Verses 3:20-26: Job was like a man who had lost his way, and had no prospect of escape, or hope of better times. But surely he was in an ill frame for death when so unwilling to live. Let it be our constant care to get ready for another world, and then leave it to God to order our removal thither as he thinks fit. Grace teaches us in the midst of life's greatest comforts, to be willing to die, and in the midst of its greatest crosses, to be willing to live. Job's way was hid; he knew not wherefore God contended with him. The afflicted and tempted Christian knows something of this heaviness; when he has been looking too much at the things that are seen, some chastisement of his heavenly Father will give him a taste of this disgust of life, and a glance at these dark regions of despair. Nor is there any help until God shall restore to him the joys of his salvation. Blessed be God, the earth is full of his goodness, though full of man's wickedness. This life may be made tolerable if we attend to our duty. We look for eternal mercy, if willing to receive Christ as our Savior.

From the Epistles
Galatians 3:23-29
Children of God in Christ

23 Before the coming of this faith, we were held in custody under the law, locked up until the faith that was to come would be revealed. 24 So the law was our guardian until Christ came that we might be justified by faith. 25 Now that this faith has come, we are no longer under a guardian.

26 So in Christ Jesus you are all children of God through faith, 27 for all of you who were baptized into Christ have clothed yourselves with Christ. 28 There is neither Jew nor Gentile, neither slave nor free, nor is there male and female, for you are all one in Christ Jesus. 29 If you belong to Christ, then you are Abraham’s seed, and heirs according to the promise.

Verses 23-25: The law did not teach a living, saving knowledge; but, by its rites and ceremonies, especially by its sacrifices, it pointed to Christ, that they might be justified by faith. And thus it was, as the word properly signifies, a servant, to lead to Christ, as children are led to school by servants who have the care of them, that they might be more fully taught by Him the true way of justification and salvation, which is only by faith in Christ. And the vastly greater advantage of the gospel state is shown, under which we enjoy a clearer discovery of Divine grace and mercy than the Jews of old. Most men continue shut up as in a dark dungeon, in love with their sins, being blinded and lulled asleep by Satan, through wordly pleasures, interests, and pursuits. But the awakened sinner discovers his dreadful condition. Then he feels that the mercy and grace of God form his only hope. And the terrors of the law are often used by the convincing Spirit, to show the sinner his need of Christ, to bring him to rely on his sufferings and merits, that he may be justified by faith. Then the law, by the teaching of the Holy Spirit, becomes his loved rule of duty, and his standard for daily self-examination. In this use of it he learns to depend more simply on the Savior.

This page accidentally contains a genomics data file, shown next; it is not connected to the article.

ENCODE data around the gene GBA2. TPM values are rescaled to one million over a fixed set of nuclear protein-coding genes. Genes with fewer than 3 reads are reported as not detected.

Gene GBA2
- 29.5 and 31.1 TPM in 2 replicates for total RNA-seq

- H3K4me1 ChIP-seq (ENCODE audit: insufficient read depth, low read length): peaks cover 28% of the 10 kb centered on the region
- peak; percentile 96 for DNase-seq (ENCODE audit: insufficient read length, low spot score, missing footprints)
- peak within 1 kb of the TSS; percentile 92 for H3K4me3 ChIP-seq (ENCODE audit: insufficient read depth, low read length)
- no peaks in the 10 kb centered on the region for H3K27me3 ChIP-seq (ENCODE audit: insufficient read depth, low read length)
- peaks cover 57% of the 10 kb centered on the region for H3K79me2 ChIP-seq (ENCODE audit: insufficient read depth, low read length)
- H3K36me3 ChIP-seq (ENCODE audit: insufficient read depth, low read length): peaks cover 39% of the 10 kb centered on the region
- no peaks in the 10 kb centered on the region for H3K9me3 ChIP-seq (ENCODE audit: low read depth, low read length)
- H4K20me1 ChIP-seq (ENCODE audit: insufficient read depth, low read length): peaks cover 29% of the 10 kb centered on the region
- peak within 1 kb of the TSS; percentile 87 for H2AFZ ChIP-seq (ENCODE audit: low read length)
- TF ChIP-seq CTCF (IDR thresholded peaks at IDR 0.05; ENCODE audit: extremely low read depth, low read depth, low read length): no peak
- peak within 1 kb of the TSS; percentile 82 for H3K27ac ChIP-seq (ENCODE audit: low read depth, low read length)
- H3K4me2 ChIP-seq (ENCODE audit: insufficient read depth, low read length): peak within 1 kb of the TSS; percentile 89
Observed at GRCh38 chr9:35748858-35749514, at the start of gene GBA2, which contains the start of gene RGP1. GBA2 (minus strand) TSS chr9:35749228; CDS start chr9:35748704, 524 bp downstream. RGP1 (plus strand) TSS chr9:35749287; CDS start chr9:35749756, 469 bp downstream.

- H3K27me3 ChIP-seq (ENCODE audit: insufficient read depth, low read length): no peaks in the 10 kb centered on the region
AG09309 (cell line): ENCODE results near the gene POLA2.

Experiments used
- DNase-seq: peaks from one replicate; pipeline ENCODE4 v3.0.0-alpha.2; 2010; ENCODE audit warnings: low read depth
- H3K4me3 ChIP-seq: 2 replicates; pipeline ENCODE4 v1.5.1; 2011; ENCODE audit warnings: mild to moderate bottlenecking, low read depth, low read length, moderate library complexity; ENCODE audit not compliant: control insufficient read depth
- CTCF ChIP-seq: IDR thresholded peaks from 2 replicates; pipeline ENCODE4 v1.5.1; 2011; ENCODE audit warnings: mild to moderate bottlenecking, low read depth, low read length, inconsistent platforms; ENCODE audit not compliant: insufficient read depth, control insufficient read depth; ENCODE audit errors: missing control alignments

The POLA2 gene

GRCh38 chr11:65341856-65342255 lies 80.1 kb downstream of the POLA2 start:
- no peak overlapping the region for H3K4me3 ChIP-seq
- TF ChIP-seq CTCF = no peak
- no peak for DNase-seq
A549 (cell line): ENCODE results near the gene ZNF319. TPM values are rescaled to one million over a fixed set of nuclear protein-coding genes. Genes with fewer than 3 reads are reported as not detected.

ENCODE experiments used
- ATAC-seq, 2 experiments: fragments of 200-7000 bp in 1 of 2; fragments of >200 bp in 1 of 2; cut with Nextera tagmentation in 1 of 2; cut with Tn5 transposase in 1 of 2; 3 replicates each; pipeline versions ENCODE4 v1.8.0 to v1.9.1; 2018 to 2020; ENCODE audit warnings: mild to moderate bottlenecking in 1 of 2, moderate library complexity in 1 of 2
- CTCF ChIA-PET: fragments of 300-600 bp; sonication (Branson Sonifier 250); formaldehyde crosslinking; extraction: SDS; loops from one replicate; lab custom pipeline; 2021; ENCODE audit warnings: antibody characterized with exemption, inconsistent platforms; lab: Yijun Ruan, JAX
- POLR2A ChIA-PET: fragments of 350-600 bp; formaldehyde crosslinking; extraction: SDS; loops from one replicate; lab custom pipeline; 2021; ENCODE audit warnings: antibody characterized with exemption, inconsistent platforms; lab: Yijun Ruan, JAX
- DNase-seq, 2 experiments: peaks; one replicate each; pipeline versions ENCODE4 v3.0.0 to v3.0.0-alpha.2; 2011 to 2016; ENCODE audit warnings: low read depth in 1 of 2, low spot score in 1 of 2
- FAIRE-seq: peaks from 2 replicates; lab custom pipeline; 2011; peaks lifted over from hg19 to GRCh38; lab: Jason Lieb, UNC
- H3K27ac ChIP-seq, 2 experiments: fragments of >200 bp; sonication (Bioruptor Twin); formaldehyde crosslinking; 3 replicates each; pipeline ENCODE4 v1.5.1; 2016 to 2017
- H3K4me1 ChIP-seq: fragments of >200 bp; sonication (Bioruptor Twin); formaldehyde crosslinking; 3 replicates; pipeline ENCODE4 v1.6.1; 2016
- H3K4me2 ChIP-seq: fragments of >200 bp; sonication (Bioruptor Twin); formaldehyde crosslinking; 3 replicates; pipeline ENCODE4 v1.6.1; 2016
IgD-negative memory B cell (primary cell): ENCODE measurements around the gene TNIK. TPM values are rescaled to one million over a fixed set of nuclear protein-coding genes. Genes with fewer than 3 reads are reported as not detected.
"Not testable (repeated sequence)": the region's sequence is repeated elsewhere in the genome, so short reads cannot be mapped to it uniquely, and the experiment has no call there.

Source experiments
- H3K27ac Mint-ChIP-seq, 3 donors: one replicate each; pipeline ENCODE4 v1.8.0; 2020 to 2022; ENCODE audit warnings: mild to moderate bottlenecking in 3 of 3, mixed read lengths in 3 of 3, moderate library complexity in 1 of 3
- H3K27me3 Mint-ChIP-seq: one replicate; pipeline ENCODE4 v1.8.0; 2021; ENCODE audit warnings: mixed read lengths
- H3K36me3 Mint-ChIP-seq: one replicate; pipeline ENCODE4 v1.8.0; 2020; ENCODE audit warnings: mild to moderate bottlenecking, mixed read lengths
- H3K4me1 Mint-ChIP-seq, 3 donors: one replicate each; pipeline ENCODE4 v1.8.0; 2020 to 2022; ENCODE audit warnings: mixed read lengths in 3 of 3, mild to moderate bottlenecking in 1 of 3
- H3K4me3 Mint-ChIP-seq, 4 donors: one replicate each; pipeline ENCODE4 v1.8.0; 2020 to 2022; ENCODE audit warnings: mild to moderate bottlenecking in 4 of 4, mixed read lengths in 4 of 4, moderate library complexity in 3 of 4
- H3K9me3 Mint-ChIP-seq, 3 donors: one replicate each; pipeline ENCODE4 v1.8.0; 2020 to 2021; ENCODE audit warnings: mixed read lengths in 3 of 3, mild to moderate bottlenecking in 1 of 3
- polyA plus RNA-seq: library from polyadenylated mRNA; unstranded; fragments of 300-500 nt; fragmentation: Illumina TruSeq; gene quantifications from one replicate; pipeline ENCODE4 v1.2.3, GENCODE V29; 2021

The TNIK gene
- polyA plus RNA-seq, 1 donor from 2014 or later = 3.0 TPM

Verses 26-29: Real Christians enjoy great privileges under the gospel; and are no longer accounted servants, but sons; not now kept at such a distance, and under such restraints as the Jews were. Having accepted Christ Jesus as their Lord and Savior, and relying on him alone for justification and salvation, they become the sons of God. But no outward forms or profession can secure these blessings; for if any man have not the Spirit of Christ, he is none of his. In baptism we put on Christ; therein we profess to be his disciples. Being baptized into Christ, we are baptized into his death, that as he died and rose again, so we should die unto sin, and walk in newness and holiness of life. The putting on of Christ according to the gospel, consists not in outward imitation, but in a new birth, an entire change. He who makes believers to be heirs, will provide for them. Therefore our care must be to do the duties that belong to us, and all other cares we must cast upon God. And our special care must be for heaven; the things of this life are but trifles. The city of God in heaven, is the portion or child's part. Seek to be sure of that above all things.

Today’s Lectionary Readings are selected from the Revised Common Lectionary Daily Readings, a three-year cyclical lectionary. We are currently in Year B. Beginning with the first Sunday of Advent in 2021, we will be in Year C. The year which ended at Advent 2020 was Year A. These readings complement the Sunday and festival readings: Thursday through Saturday readings help prepare the reader for the Sunday ahead; Monday through Wednesday readings help the reader reflect and digest what they heard in worship. Revised Common Lectionary Daily Readings, copyright © 2005 Consultation on Common Texts. The Bible texts of the Old Testament, Epistle, and Gospel lessons are from The Holy Bible, New International Version®, NIV® Copyright ©1973, 1978, 1984, 2011 by Biblica, Inc.® Used by permission. All rights reserved worldwide. Commentaries from Matthew Henry's Concise Commentary on the Bible.